A smexy Cinderella story for the modern world
The highly anticipated novel from the author of The Kiss Quotient uses a few romance tropes – it is essentially a Cinderella story with a mail-order bride premise. Yet they do not feel cliche but refreshing, with much thanks to Helen Hoang’s effort to make her story inclusive.
Mỹ, a mixed-race Vietnamese woman working as a cleaner in Ho Chi Minh City, crosses paths with a wealthy Vietnamese American woman who is searching for a bride for her son Khai. Khai, who is autistic, has never been in a romantic relationship before, always holding himself back from getting intimate with another person because he is convinced that he is incapable of love. His family knows otherwise, believing he just needs to meet the right person to discover his own way of loving. Hoping Mỹ would be that person, Khai’s mother sends her to San Francisco to seduce Khai and get him to marry her. The catch is, she only has a few months over the summer to do so, or she would have to leave the US.
The romance that ensues between Khai and Mỹ (who takes on the English name Esme when she arrives in the United States) is quite predictable. There’s an almost instant attraction between them when they first meet, a lust that makes Khai very uneasy. You might not want to read The Bride Test in public; there are plenty of steamy sex scenes that might make you blush!
But the novel is also more than just a sexy romance. It deals with a number of timely and serious real-world issues, such as immigration (in the US), biracial identity, the clash of cultures, cross-class relationships and autism.
Esme agrees to Khai’s mother’s strange proposal not simply to benefit herself, but to give her whole family – which includes her young daughter, her mother and her grandmother – a chance at a better life. “Just do it. Do whatever you have to. It’s America, Mỹ,” Esme’s mother tells her. They are searching for the American Dream – if Esme marries Khai, she would receive a green card for her and her family. Alternatively, Esme could find her father, whom she has never met in her life, in California and get herself a green card through family. There’s still another way, as Esme realises she could study and apply for a college in the US, which would grant her a student visa. This last option fuels a fierce determination and independence in Esme.
As Hoang does not go deep into examining the problems of the American Dream, so it does feel like the second romance in the story. Careful readers might pick up the subtle hints about how the immigrant experience differs across race and class, but we wish Hoang could have spent more time on highlighting such systemic exclusions from success in the US, and not risk glorifying the American Dream.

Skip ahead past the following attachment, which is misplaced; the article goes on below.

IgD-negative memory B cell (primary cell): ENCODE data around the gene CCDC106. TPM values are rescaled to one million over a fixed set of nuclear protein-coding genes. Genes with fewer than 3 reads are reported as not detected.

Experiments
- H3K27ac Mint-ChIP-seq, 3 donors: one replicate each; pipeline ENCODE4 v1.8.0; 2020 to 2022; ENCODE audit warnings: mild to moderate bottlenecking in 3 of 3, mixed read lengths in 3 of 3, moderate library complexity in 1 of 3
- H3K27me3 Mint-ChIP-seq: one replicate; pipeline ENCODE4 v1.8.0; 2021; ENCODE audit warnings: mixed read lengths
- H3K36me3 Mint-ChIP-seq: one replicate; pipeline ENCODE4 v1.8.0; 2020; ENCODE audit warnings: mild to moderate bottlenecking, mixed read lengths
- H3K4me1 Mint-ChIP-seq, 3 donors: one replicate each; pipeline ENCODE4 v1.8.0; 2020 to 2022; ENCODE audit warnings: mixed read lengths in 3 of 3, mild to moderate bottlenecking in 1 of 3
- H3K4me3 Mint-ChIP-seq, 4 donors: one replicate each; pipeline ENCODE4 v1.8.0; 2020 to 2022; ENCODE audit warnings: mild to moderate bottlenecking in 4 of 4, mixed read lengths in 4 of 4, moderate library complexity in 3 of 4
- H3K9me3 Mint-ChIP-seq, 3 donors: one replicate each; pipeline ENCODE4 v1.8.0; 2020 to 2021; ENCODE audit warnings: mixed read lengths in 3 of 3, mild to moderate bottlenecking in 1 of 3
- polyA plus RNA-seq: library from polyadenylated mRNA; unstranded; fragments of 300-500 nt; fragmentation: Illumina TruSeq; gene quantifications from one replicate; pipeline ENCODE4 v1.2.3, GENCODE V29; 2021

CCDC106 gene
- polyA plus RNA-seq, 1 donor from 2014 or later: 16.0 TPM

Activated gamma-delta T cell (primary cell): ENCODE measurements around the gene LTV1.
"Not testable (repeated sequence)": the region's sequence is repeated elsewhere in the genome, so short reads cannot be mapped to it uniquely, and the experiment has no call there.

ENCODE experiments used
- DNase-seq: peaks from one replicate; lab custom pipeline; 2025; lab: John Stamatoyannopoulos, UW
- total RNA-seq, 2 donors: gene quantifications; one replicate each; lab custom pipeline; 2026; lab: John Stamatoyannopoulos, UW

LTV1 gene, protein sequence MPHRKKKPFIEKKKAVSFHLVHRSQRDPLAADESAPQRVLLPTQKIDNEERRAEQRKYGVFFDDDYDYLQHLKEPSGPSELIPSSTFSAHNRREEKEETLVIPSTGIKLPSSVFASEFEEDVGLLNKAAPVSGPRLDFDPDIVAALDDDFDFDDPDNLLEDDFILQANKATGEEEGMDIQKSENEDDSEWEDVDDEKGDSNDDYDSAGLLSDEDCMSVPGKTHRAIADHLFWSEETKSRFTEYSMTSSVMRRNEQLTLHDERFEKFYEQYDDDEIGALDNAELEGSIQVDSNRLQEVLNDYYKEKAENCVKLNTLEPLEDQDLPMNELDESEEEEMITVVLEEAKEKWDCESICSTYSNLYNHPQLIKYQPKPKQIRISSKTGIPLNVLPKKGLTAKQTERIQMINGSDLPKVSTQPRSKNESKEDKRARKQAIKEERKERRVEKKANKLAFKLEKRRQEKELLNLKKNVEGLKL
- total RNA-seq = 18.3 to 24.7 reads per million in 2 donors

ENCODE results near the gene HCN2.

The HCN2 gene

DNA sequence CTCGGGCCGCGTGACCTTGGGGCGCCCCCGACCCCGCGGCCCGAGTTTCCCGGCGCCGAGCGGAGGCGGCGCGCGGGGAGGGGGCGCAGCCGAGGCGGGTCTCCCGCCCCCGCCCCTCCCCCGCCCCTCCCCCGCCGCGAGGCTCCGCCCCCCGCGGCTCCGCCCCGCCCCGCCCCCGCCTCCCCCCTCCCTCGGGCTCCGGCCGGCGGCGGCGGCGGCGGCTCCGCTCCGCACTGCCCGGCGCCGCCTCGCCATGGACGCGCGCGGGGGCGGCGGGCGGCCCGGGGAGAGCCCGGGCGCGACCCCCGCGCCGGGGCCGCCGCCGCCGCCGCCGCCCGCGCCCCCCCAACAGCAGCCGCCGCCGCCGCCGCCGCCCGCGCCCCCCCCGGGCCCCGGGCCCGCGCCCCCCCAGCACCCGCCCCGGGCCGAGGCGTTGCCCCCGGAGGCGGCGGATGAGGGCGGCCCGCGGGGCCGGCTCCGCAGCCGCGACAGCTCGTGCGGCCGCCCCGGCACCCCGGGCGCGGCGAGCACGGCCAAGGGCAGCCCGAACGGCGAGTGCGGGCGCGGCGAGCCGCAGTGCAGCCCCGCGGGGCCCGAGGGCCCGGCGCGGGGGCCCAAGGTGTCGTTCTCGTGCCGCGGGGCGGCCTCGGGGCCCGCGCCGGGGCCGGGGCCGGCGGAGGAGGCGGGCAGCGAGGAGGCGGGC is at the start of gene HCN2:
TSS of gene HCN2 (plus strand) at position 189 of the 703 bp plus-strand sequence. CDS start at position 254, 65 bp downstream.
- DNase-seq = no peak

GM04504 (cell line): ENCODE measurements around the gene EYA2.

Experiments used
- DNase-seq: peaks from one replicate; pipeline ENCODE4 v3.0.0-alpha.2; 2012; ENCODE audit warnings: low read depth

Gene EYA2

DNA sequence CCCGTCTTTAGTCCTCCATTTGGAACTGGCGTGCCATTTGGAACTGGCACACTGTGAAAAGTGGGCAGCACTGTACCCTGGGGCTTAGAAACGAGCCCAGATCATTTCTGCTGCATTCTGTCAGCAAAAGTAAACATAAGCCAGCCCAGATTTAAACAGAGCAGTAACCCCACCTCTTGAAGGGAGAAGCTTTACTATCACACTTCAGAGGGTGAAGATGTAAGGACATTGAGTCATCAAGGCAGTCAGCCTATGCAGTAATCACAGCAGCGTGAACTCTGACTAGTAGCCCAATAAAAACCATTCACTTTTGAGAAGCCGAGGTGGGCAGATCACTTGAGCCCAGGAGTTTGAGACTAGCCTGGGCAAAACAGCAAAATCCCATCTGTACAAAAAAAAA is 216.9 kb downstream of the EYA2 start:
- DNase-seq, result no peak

What the novel does delve into deeper is how it’s like to grow up with autism. We appreciate the author, who is also on the autism spectrum herself, sharing with readers an experience that is so close to her and that rarely gets represented in the media. Hoang also got sensitivity readers to offer alternate perspectives on the diverse representation in the novel and ensure it feels authentic and does not play to harmful stereotypes. We learn how Khai dislikes being touched and needs to be touched a certain way. We also go inside his thoughts and feelings, and get to know how he processes emotions and reactions differently from most neurotypical people. There’s no big show that comes with it, and the simple treatment of Khai’s autism reminds us that people with autism are not “abnormal.” And we re-discover along with Khai what it means to love.
Hoang’s sensitive exploring of these underrepresented experiences will stay with us more than the romance, which progressed a little too fast and predictably for our taste. Fans of romance novels should definitely still give The Bride Test a read, though. It is refreshing to read a sweet, sexy and light-hearted romance that features Asian main characters – because goodness knows we see ourselves in too many heavy and sad stories – and further dives into their intersectional class and neurological differences.
The Bride Test is now available at bookstores. We’d like to thank Times Distribution for sending us an advanced reader’s copy in exchange for an honest review.